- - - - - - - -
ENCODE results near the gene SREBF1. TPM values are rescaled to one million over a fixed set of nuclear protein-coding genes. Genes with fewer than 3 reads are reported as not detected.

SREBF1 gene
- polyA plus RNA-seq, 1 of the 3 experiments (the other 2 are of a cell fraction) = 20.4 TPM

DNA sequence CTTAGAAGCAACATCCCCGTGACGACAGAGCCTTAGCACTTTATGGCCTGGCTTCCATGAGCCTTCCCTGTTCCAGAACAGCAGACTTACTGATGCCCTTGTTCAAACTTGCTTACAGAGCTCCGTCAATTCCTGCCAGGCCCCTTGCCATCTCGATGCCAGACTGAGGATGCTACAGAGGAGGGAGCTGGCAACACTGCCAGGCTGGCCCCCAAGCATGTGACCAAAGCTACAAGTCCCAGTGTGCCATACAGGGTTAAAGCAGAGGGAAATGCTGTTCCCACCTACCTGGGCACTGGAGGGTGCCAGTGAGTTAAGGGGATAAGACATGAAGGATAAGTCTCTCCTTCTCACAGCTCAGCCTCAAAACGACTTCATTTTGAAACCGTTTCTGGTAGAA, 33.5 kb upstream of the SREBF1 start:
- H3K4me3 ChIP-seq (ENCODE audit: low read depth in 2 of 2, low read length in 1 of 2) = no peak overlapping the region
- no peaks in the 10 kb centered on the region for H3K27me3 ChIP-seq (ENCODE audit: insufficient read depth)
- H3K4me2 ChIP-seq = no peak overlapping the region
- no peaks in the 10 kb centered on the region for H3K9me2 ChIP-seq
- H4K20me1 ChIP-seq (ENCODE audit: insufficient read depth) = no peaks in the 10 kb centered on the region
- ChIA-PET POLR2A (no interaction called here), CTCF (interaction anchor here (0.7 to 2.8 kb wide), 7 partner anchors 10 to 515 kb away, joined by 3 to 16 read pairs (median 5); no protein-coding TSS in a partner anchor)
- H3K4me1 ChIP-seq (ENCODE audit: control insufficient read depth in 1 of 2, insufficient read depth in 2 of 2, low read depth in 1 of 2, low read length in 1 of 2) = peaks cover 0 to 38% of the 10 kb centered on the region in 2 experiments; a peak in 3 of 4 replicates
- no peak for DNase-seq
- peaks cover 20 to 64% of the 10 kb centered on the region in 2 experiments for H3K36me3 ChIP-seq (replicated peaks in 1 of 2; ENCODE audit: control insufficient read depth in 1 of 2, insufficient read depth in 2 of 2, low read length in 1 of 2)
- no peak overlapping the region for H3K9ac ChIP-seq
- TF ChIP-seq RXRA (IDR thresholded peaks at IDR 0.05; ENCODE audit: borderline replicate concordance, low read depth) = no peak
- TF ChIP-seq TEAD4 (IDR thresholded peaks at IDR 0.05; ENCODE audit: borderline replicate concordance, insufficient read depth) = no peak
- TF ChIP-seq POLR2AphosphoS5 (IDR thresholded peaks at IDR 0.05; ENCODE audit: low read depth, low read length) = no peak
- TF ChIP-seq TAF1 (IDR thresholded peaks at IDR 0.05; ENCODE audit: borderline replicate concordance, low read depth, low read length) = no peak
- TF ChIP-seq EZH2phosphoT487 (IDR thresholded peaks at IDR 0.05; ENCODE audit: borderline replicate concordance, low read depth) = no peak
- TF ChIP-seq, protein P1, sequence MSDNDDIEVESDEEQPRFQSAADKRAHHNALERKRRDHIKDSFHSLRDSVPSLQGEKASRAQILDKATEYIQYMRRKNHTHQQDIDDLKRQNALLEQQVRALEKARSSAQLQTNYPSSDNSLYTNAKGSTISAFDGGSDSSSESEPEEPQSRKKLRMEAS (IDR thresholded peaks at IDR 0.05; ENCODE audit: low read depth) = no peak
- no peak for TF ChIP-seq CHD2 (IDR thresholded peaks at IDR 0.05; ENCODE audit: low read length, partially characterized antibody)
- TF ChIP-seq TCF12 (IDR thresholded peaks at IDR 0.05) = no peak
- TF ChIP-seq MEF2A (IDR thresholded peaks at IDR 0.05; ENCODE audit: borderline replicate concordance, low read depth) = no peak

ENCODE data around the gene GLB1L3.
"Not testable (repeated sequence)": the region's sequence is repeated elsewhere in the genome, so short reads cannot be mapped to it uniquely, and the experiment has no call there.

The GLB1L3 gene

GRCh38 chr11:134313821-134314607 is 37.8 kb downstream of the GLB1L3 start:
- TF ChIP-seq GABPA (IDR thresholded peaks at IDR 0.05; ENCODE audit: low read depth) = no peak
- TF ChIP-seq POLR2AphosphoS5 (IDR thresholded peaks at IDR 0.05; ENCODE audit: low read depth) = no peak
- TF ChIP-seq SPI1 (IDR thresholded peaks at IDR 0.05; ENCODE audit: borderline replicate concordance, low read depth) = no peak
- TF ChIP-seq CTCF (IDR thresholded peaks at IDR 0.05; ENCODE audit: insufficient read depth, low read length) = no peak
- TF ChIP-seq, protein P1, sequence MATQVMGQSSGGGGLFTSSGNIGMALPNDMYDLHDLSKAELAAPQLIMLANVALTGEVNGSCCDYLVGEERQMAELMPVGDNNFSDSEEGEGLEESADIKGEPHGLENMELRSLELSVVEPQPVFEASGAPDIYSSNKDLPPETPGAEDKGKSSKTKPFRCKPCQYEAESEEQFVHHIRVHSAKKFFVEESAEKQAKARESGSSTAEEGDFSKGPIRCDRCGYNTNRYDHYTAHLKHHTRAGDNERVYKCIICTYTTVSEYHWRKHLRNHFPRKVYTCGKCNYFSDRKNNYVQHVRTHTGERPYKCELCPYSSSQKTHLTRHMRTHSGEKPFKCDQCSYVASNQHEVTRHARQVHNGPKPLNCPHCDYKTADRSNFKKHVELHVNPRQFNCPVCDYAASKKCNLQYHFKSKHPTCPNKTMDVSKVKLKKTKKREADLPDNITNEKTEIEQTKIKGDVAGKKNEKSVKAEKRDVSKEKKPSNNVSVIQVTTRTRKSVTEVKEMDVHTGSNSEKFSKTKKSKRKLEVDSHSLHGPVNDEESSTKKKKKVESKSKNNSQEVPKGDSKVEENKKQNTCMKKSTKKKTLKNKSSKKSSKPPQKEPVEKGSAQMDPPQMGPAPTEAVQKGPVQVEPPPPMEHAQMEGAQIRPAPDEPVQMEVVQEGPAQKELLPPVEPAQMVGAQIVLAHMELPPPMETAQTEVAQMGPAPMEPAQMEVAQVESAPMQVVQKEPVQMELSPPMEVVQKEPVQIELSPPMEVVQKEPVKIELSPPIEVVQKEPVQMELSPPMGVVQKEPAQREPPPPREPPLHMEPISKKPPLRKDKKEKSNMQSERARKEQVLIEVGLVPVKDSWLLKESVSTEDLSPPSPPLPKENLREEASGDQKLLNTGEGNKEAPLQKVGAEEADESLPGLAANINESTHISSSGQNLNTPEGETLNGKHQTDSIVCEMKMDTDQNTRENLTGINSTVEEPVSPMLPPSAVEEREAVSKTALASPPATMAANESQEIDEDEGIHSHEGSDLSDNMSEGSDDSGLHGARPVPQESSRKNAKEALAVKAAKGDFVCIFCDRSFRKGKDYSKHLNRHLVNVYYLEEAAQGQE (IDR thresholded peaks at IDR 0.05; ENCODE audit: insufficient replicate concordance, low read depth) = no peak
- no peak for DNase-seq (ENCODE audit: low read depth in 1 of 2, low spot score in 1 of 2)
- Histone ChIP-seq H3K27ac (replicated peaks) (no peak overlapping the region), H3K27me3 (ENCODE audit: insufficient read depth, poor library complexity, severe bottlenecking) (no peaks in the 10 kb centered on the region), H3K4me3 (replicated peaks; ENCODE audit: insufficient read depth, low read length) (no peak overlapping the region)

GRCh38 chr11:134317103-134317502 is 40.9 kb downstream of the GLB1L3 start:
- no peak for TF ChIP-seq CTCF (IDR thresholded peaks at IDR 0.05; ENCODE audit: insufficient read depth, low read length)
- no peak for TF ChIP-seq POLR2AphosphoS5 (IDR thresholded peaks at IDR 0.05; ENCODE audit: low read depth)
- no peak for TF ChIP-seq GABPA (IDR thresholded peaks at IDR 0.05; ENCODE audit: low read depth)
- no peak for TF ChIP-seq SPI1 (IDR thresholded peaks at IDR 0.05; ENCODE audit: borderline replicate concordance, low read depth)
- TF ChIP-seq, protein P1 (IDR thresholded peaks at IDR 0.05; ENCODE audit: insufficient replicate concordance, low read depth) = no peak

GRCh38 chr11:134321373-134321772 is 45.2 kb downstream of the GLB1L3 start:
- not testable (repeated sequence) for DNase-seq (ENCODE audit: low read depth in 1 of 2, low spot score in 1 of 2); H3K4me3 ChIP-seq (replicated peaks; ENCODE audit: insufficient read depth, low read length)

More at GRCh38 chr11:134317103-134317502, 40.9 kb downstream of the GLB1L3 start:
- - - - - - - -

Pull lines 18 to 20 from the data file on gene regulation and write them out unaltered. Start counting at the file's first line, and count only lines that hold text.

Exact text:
- TF ChIP-seq TAF1 (IDR thresholded peaks at IDR 0.05; ENCODE audit: borderline replicate concordance, low read depth, low read length) = no peak
- TF ChIP-seq EZH2phosphoT487 (IDR thresholded peaks at IDR 0.05; ENCODE audit: borderline replicate concordance, low read depth) = no peak
- TF ChIP-seq, protein P1, sequence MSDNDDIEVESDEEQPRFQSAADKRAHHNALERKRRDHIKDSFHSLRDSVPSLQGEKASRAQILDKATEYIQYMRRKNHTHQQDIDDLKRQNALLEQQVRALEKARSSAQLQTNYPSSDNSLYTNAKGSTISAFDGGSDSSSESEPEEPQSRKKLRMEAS (IDR thresholded peaks at IDR 0.05; ENCODE audit: low read depth) = no peak